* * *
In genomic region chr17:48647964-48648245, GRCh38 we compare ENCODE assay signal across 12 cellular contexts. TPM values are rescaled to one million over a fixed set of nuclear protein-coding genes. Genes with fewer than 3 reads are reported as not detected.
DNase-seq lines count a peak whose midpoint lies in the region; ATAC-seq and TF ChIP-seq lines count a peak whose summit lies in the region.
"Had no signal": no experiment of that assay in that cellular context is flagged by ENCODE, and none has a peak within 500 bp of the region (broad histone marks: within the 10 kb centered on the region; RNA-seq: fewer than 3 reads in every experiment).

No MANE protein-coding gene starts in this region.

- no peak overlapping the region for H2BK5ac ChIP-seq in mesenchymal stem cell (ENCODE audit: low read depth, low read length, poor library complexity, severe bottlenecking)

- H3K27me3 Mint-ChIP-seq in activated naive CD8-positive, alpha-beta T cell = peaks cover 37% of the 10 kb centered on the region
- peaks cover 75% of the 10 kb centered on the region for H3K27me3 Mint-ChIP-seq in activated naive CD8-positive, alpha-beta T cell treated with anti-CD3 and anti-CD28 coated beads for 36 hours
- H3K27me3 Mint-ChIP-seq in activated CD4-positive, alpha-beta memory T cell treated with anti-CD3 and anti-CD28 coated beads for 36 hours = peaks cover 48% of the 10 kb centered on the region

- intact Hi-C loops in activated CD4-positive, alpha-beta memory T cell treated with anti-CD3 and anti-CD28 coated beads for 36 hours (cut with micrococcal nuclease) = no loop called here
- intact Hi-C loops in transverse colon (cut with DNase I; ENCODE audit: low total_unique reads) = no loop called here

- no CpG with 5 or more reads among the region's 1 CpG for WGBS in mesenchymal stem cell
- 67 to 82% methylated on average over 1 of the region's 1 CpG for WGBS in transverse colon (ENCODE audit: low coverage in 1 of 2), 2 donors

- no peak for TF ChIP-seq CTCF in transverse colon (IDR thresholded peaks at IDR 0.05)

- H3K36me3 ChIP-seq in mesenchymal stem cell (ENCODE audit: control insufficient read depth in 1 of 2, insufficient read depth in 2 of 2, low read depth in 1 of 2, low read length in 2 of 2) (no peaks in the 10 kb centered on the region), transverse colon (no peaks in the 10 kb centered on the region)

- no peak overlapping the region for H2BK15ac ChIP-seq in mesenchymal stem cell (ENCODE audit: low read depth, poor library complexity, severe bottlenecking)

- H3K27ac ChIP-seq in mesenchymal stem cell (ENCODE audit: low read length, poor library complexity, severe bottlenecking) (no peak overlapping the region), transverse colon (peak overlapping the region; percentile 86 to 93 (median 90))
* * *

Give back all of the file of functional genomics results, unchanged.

In genomic region chr17:48647964-48648245, GRCh38 we compare ENCODE assay signal across 12 cellular contexts. TPM values are rescaled to one million over a fixed set of nuclear protein-coding genes. Genes with fewer than 3 reads are reported as not detected.
DNase-seq lines count a peak whose midpoint lies in the region; ATAC-seq and TF ChIP-seq lines count a peak whose summit lies in the region.
"Had no signal": no experiment of that assay in that cellular context is flagged by ENCODE, and none has a peak within 500 bp of the region (broad histone marks: within the 10 kb centered on the region; RNA-seq: fewer than 3 reads in every experiment).

No MANE protein-coding gene starts in this region.

- no peak overlapping the region for H2BK5ac ChIP-seq in mesenchymal stem cell (ENCODE audit: low read depth, low read length, poor library complexity, severe bottlenecking)

- H3K27me3 Mint-ChIP-seq in activated naive CD8-positive, alpha-beta T cell = peaks cover 37% of the 10 kb centered on the region
- peaks cover 75% of the 10 kb centered on the region for H3K27me3 Mint-ChIP-seq in activated naive CD8-positive, alpha-beta T cell treated with anti-CD3 and anti-CD28 coated beads for 36 hours
- H3K27me3 Mint-ChIP-seq in activated CD4-positive, alpha-beta memory T cell treated with anti-CD3 and anti-CD28 coated beads for 36 hours = peaks cover 48% of the 10 kb centered on the region

- intact Hi-C loops in activated CD4-positive, alpha-beta memory T cell treated with anti-CD3 and anti-CD28 coated beads for 36 hours (cut with micrococcal nuclease) = no loop called here
- intact Hi-C loops in transverse colon (cut with DNase I; ENCODE audit: low total_unique reads) = no loop called here

- no CpG with 5 or more reads among the region's 1 CpG for WGBS in mesenchymal stem cell
- 67 to 82% methylated on average over 1 of the region's 1 CpG for WGBS in transverse colon (ENCODE audit: low coverage in 1 of 2), 2 donors

- no peak for TF ChIP-seq CTCF in transverse colon (IDR thresholded peaks at IDR 0.05)

- H3K36me3 ChIP-seq in mesenchymal stem cell (ENCODE audit: control insufficient read depth in 1 of 2, insufficient read depth in 2 of 2, low read depth in 1 of 2, low read length in 2 of 2) (no peaks in the 10 kb centered on the region), transverse colon (no peaks in the 10 kb centered on the region)

- no peak overlapping the region for H2BK15ac ChIP-seq in mesenchymal stem cell (ENCODE audit: low read depth, poor library complexity, severe bottlenecking)

- H3K27ac ChIP-seq in mesenchymal stem cell (ENCODE audit: low read length, poor library complexity, severe bottlenecking) (no peak overlapping the region), transverse colon (peak overlapping the region; percentile 86 to 93 (median 90))